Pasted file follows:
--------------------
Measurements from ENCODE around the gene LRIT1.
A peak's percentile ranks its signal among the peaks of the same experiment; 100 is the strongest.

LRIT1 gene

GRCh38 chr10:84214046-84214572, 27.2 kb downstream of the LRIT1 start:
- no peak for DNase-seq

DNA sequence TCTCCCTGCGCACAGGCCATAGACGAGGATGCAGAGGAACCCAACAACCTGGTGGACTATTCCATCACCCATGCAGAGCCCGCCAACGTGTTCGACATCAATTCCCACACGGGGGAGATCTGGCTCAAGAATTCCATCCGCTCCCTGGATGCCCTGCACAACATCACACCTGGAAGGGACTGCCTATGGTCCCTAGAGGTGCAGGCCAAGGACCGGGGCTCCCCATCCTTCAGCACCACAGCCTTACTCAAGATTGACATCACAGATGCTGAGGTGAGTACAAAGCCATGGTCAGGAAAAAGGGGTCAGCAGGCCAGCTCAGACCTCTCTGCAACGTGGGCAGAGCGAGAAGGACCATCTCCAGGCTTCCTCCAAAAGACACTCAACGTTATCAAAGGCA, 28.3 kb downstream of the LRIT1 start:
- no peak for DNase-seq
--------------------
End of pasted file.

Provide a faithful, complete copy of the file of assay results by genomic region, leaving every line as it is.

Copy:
Measurements from ENCODE around the gene LRIT1.
A peak's percentile ranks its signal among the peaks of the same experiment; 100 is the strongest.

LRIT1 gene

GRCh38 chr10:84214046-84214572, 27.2 kb downstream of the LRIT1 start:
- no peak for DNase-seq

DNA sequence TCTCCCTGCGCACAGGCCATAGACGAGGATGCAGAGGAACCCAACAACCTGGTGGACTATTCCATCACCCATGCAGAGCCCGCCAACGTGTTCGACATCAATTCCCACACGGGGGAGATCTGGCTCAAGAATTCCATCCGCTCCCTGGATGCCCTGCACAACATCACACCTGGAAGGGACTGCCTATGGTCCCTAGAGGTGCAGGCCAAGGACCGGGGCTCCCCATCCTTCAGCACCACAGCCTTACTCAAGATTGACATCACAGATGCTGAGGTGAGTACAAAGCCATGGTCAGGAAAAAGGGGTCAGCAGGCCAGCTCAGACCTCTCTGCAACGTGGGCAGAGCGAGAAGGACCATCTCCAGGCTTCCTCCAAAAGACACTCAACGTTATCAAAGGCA, 28.3 kb downstream of the LRIT1 start:
- no peak for DNase-seq